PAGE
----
Heather and I were talking about vessels the other day too.  And she made the brilliant comment that we have all different kinds of vessels in the Body of Christ, but they all serve the same purpose.  They all are supposed to be filled with Him and bringing His presence and glory to the world around them.  (Yes, be envious of my brilliant wife.)  It got me thinking about that.

I really believe that each of us could be likened to a vessel.  I did this activity the other day and thought about the different people I knew and what kind of vessels they would be.
  • I worked with a woman at my last church who became a very dear friend.  Cheryl was the first person I thought of in this.  I would call her a ornate alabaster wine glass - I mean, uh, sparkling apple cider glass.  She is just a beautiful lady, very fashionable, very together.  But even though it was a gorgeous vessel, it was also very delicate - something I realized when she got smashed by a very rude and angry person.  When she is filled with Christ it presents a beautiful display of grace and glory.
  • Tony Evans would be a shot glass.  (Keep in mind that I'm not saying these people use these vessels - more linking to the purpose of that particular vessel.)  He's one of those people that bring you the fiery conviction of God in a fast jolt.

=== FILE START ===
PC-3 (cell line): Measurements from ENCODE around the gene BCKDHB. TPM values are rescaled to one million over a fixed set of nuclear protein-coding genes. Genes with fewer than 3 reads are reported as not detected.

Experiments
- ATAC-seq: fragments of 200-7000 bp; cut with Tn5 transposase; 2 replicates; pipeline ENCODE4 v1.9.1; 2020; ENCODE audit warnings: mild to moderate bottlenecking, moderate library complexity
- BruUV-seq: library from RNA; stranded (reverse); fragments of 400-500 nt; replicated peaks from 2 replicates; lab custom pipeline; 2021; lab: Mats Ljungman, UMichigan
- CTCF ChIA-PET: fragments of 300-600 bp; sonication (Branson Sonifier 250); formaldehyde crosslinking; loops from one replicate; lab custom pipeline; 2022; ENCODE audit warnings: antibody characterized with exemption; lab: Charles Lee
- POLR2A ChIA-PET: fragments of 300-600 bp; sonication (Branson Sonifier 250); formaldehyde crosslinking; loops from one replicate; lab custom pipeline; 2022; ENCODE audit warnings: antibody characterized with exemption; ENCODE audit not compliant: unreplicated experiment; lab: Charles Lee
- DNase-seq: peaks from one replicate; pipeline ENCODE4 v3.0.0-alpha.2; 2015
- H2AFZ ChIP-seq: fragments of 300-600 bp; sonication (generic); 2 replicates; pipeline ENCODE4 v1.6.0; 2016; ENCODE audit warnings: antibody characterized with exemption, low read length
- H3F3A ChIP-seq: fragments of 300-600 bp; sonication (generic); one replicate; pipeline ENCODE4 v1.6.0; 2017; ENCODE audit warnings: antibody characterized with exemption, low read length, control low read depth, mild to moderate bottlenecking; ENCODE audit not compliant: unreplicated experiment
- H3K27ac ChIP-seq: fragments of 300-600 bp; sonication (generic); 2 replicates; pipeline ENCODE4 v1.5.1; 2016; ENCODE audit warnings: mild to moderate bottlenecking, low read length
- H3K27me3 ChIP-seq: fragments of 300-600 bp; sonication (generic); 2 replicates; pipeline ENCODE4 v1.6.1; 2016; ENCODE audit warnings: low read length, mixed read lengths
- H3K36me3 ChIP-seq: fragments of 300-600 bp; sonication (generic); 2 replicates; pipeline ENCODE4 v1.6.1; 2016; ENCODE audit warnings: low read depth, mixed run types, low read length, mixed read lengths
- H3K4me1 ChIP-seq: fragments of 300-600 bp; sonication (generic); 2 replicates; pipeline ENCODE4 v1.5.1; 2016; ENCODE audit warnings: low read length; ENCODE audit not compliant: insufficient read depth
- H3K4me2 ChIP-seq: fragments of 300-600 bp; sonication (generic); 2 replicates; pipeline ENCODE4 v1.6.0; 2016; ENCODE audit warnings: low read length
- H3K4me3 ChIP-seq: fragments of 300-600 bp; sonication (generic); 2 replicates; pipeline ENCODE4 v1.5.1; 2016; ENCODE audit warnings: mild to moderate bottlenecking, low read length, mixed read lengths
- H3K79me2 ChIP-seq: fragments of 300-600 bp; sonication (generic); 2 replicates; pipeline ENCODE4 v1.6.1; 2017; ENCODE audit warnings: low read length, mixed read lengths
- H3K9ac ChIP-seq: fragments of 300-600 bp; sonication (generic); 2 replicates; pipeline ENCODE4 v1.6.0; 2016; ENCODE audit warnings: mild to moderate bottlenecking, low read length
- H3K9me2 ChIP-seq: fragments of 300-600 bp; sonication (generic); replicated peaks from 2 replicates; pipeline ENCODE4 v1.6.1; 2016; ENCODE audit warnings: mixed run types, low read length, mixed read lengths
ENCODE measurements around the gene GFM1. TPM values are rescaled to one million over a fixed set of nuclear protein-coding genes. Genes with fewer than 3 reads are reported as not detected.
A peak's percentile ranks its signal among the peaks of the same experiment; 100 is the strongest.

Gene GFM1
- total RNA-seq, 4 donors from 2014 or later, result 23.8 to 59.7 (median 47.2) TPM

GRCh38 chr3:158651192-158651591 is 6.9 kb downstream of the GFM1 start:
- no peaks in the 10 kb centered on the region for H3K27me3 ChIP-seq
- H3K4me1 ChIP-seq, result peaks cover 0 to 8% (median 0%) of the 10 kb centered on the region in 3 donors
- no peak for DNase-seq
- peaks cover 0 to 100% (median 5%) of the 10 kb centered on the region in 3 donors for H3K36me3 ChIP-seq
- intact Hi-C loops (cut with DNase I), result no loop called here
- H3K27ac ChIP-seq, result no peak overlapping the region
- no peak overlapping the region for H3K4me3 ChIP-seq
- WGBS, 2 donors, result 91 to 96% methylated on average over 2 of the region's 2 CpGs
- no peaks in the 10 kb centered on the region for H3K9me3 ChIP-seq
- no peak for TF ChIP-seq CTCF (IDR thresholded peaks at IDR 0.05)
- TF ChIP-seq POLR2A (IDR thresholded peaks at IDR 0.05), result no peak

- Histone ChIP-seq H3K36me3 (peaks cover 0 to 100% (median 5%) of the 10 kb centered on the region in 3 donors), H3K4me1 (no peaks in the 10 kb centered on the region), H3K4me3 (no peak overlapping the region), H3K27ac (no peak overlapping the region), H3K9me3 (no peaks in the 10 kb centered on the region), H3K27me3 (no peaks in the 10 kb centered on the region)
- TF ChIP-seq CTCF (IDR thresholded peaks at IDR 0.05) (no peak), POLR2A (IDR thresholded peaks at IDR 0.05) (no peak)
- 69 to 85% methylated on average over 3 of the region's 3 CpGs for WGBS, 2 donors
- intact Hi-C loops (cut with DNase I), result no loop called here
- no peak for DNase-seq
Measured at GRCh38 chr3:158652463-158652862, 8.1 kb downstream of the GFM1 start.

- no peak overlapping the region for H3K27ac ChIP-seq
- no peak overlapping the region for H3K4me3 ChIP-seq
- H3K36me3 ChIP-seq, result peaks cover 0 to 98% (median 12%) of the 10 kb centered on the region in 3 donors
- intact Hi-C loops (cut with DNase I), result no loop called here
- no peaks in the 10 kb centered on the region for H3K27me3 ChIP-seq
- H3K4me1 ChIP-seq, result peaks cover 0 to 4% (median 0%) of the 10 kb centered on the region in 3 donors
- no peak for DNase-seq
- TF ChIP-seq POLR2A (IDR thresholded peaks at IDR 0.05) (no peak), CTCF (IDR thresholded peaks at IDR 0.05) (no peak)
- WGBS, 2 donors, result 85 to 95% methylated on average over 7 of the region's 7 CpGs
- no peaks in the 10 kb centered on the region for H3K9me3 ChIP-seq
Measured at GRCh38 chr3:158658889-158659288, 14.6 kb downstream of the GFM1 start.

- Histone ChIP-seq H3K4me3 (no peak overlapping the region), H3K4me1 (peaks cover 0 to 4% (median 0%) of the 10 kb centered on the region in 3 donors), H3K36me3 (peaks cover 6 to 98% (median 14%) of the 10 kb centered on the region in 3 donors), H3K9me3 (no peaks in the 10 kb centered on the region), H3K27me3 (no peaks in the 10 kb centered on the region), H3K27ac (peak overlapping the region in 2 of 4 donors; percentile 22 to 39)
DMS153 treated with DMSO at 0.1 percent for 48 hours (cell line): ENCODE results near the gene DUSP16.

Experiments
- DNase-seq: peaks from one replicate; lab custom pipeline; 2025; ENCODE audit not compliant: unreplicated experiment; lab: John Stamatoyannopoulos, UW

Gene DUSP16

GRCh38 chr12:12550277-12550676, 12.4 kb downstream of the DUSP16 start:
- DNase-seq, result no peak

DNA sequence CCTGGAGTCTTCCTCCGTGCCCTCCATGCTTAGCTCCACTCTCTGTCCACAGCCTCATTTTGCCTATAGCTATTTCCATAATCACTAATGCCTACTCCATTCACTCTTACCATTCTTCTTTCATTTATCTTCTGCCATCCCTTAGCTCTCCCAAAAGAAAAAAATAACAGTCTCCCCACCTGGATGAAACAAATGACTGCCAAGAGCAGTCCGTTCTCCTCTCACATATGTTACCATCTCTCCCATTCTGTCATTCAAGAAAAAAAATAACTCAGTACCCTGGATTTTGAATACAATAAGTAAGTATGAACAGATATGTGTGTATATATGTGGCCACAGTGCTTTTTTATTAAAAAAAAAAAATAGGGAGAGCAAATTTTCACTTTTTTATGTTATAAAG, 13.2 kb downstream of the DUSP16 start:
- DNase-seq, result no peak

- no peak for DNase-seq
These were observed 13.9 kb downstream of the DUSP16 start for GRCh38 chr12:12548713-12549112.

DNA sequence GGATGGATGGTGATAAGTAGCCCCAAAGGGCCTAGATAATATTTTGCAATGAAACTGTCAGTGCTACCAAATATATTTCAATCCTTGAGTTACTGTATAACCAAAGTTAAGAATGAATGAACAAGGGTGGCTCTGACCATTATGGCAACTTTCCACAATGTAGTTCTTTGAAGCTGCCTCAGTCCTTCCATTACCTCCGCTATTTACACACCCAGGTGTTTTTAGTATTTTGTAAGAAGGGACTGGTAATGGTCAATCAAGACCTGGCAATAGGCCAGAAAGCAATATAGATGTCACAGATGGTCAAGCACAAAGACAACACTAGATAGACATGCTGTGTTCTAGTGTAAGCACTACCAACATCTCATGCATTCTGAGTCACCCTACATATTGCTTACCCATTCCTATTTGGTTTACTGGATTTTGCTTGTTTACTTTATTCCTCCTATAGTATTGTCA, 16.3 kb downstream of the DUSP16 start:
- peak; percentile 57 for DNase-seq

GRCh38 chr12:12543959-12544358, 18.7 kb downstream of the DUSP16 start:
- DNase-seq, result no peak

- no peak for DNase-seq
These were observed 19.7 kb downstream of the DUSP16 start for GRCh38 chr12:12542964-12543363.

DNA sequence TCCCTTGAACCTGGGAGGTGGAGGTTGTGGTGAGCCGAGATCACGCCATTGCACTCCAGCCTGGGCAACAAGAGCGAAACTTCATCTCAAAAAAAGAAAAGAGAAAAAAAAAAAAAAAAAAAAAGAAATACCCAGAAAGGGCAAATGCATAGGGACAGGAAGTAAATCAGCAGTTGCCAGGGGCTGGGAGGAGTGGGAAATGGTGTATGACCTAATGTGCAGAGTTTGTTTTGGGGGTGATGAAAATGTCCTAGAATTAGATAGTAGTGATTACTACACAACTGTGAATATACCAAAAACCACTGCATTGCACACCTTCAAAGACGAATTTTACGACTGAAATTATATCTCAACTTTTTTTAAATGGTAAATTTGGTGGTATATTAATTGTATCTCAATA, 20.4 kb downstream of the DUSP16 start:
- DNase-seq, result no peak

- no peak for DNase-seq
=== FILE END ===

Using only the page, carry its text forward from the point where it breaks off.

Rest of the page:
• I know several people who I would liken to a paper cup - like at a marathon or a water cooler.  This is not to imply they are wimpy or anything.  But think about how happy a runner is to see that water table.  They bring refreshment to people whenever they need it.  Whenever you see them you leave feeling better.
  • My father-in-law is a large basin.  There is a stillness to a vessel like that.  And you come to it and find healing and renewal.  And it never seems to empty.  It is always willing to be used without complaint.  It continues to be faithful even when it gets stepped on - not out of weakness, but out of obedience to God.
  • That's just a sample - and don't come asking me to tell you what kind of vessel you are.  I haven't thought it out that far.  :)